Thee met Aimée

Iets lekkers met een bite!

Thee met Aimée

Showoff post: Chocolate crinkles

Oh, what a happy birthday I had last time. One of the many awesome gifts I received, was the first cook book that stemmed from BBC’s The Great British Bake Off — which just so happens to be one of my favorite tv shows. I can not even begin to explain why this book is so great and how many amazing recipes it contains. However, here’s a little peek of the chocolate crinkles, a cookie I had never had before. It slightly resembles the more crunchy corners of a brownie, and can be considered the love child of a brownie & cookie.


If you’d like to make these yourself, check out this recipe by Ruth Clemens, the runner up on The Bake Off. And if you just so happen to be in more of a brownie-kind-of-mood, check out my brownie recipe.



Cashew caramel bars



When I’m saying ‘I am baking some cookies’, it is really just an alibi to get myself a candy bar-like treat like this one. This recipe will get you the finest candy bar money can buy, so don’t just buy the pre-packed stuff: If you are going to sin, make it worth it.

Start of by baking a shortbread base (this is the ‘cookies’-part), and while it cools, make some caramel and throw it on top with some delicious crunchy nuts. Cashews, peanuts, walnuts, hazelnuts…basically, any kind you prefer. They all work terrifically with caramel. If you’re a salted caramel fan, you could use ready-salted nuts, or just throw on some sea salt yourself. Your friends will ‘hate’ you for serving these…if these little sweet devils even make it out of your kitchen.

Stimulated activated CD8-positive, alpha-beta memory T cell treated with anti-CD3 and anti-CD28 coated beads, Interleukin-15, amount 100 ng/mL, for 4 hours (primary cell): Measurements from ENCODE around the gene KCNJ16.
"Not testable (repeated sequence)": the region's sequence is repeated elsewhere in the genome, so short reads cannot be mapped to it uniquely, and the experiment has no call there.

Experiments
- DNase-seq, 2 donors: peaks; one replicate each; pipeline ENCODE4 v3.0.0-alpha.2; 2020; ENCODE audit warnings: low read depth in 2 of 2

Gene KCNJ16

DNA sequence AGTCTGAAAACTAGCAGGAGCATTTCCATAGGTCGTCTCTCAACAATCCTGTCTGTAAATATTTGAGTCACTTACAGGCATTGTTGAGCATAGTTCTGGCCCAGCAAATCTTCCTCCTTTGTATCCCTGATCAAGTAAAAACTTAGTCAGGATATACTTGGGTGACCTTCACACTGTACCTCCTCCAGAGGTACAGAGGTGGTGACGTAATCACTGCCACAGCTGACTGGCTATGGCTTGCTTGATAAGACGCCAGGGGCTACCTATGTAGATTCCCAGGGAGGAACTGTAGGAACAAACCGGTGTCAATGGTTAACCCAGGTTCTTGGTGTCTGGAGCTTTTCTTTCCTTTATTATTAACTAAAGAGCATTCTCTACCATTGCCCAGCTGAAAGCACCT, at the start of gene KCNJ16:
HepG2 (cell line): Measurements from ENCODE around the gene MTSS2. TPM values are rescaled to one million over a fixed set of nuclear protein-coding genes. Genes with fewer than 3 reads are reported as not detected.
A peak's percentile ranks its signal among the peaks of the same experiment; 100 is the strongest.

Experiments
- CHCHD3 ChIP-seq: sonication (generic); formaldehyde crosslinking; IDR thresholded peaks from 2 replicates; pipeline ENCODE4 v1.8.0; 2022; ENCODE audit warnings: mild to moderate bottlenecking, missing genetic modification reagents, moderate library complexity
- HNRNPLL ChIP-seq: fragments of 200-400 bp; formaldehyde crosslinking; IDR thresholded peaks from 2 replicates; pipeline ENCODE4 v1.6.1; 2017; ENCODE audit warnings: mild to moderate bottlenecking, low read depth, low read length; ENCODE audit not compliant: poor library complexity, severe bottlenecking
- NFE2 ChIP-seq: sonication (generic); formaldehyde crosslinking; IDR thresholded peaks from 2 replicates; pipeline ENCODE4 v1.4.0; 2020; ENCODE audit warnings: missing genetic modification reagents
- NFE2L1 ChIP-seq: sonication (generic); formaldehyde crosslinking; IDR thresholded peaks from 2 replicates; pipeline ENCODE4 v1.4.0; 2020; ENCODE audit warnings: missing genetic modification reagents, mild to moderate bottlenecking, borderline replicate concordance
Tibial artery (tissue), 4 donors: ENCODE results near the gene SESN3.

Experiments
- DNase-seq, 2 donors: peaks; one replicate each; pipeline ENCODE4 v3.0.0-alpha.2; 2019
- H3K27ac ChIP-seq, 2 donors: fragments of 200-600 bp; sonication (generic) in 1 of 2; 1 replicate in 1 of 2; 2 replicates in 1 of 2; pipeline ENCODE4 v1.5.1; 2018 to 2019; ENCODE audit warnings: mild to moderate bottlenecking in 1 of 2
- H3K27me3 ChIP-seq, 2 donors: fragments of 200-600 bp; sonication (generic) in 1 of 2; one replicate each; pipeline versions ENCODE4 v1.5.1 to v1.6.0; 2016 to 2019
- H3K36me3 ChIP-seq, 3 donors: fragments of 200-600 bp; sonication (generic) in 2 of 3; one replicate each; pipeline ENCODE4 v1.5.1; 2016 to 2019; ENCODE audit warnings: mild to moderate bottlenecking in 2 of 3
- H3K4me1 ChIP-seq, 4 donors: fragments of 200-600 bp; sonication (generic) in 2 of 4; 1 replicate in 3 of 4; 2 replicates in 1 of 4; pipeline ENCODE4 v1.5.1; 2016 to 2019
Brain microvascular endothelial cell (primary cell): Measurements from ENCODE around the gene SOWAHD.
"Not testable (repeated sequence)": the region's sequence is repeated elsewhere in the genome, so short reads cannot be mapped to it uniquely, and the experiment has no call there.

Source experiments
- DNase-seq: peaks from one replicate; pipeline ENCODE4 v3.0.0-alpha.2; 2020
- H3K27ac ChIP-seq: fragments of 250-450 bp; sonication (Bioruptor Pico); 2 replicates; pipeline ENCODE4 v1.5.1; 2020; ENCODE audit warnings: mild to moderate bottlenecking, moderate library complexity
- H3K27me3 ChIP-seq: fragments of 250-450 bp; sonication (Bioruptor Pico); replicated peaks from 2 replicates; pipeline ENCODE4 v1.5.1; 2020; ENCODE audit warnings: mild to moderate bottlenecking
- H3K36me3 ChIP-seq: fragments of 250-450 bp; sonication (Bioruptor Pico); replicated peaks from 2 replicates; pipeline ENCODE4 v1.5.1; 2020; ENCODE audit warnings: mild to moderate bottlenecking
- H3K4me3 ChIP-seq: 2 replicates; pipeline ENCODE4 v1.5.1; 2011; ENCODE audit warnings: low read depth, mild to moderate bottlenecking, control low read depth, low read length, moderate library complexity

–          150 g butter (slightly softened)

–          100 g sugar

–          250 g all-purpose flour

–          pinch of salt

For the caramel:

–          340 g sugar

–          240 ml cream

–          80 g butter


–          and about 200 g of nuts


I wouldn’t dare telling you how many portions these amounts will yield, because it largely depends on a) how much of the ingredients mysteriously disappear from your work space and b) what size you cut the portions.





  1. Preheat the oven to 190 degrees Celcius. Line a baking pan or any kind of (deep) oven tray with foil (I used a lasagna pan of about 30×20 cm), and grease it with some melted butter.
  2. To make the shortbread base, first mix the butter and sugar together until fluffy. Then, add the flour and salt.
  3. Get the dough in the pan. To make things easier (because it will be sticky), you could use a piece of microwave wrap to press down the dough equally.
  4. Bake the shortbread base until golden brown. The timing differs greatly depending on how thick you made it and of course also on your oven. I think mine took about 20 minutes.